While we don’t know exactly where – it was found over 100 years ago and the records are poor – most evidence suggests it was from a Champlain Sea shoreline on what is now Big Rideau Lake.
Gradually the land began to rebound, causing the Champlain Sea to drain back down the St. Lawrence Valley; the lakes and rivers of the Rideau region were formed and the mixed forest landscape was established. The Palaeo-Indians adapted to these changes, and new tools appear in the archaeological record such as ground stone axes and adzes for heavy woodworking – think of cutting trees for shelters or making dug out canoes. As a matter of convenience, archaeologists called this next period (from c. 10,000 to c. 3,000 years ago) the Archaic.
Again, we have hints of these changes on Big Rideau Lake where a number of Archaic sites have been identified. In addition to the tools indicating an adaptation to the forest environment, exotic items appear in this period providing clear evidence of long distance trade networks spanning much of North America.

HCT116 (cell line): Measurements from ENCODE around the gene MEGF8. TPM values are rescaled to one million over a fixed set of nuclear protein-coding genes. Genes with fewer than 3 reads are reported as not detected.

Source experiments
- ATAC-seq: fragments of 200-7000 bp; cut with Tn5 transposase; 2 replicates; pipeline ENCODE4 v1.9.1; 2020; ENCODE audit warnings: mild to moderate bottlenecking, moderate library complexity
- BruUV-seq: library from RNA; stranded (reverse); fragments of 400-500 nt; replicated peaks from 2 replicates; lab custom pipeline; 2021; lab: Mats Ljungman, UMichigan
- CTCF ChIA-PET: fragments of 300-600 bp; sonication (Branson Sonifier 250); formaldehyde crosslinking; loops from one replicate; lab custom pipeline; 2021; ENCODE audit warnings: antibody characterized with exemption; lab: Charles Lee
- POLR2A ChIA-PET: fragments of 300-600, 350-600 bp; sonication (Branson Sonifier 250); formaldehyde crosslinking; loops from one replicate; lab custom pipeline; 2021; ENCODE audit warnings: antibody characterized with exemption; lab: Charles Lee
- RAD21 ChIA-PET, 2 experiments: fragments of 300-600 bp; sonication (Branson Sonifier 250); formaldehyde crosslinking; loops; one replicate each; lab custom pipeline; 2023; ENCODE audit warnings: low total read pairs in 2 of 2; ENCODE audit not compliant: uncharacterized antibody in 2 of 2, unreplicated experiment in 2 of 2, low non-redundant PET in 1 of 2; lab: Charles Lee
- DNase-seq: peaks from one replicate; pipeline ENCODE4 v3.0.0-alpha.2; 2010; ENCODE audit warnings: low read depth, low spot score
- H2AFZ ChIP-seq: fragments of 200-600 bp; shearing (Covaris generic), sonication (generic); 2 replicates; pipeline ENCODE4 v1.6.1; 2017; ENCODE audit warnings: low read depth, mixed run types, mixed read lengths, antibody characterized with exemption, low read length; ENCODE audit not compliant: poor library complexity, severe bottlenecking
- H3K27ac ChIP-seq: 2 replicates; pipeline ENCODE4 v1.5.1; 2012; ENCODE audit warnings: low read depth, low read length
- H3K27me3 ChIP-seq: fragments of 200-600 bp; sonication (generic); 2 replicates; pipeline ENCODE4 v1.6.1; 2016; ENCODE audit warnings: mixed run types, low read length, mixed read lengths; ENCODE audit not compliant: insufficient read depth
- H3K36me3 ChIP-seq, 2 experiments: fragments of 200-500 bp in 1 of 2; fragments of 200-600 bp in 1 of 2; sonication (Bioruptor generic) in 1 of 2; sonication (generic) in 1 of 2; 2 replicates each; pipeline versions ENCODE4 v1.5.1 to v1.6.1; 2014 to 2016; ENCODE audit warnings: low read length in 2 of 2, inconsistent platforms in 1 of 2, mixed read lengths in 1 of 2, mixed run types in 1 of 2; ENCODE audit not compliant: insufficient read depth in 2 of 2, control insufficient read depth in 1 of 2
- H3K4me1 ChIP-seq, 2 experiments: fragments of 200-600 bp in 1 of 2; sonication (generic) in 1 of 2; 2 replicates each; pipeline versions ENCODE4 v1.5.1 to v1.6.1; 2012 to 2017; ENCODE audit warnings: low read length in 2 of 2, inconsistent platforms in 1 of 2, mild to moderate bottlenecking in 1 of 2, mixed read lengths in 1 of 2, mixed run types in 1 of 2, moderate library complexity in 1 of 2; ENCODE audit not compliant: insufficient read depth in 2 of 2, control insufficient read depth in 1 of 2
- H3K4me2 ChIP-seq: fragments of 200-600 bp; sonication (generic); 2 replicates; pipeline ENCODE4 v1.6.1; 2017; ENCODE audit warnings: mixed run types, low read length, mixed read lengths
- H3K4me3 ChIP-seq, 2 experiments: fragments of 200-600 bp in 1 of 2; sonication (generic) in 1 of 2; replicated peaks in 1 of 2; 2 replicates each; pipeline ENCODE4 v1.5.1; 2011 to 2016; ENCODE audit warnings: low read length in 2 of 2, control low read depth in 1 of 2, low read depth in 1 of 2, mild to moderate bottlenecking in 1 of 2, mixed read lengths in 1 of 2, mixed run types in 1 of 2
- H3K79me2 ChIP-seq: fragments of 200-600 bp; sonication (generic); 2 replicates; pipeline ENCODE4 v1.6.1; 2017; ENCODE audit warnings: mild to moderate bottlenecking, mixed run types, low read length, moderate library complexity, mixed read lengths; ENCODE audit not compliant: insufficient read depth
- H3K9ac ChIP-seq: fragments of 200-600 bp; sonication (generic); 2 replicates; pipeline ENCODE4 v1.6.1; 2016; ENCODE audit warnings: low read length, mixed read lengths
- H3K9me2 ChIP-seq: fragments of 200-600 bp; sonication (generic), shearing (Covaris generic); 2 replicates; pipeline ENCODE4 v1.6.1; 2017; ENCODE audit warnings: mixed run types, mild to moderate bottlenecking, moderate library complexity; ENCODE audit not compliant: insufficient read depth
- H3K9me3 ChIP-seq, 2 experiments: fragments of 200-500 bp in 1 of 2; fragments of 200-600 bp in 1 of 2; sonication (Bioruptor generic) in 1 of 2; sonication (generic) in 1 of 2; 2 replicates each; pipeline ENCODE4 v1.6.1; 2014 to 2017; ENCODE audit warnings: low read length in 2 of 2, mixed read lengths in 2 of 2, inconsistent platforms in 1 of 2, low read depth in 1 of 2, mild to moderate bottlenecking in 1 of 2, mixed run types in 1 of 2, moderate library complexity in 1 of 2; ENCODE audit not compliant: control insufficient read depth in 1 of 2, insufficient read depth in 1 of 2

The small (6 cm long) triangular projectile point at left was found on Rideau Lake but is made of distinctive “Ramah Chert”, a type of stone that only outcrops in far northern Labrador. A fishing gaff (hook) – found a little to the west on Bob’s Lake – made of copper came from the north shore of Lake Superior. It is quite likely that mica – also an exotic trade item – from the shores of Big Rideau Lake made its way to distant places as part of this exchange. As one would expect, however, many of the stone tools from the Archaic sites on Big Rideau Lake are made of local materials including a common red quartzite and soapstone from Adam’s Lake.
It is quite likely that mica – also an exotic trade item – from the shores of Big Rideau Lake made its way to distant places as part of this exchange. As one would expect, however, many of the stone tools from the Archaic sites on Big Rideau Lake are made of local materials including a common red quartzite and soapstone from Adam’s Lake.
The next distinct change in the archaeological record is the appearance of pottery about 3,000 years ago. Pottery provides the archaeologist with another convenient identifier for a new period, the Woodland (c. 3,000 to c. 350 years ago). The decorated rim sherd shown here was found on Big Rideau Lake in 1895 and is from the top of a cooking pot. While Woodland peoples continued to hunt, fish and gather their food from the diverse Rideau Lakes environment, limited horticulture was introduced into this region about 1,000 years ago.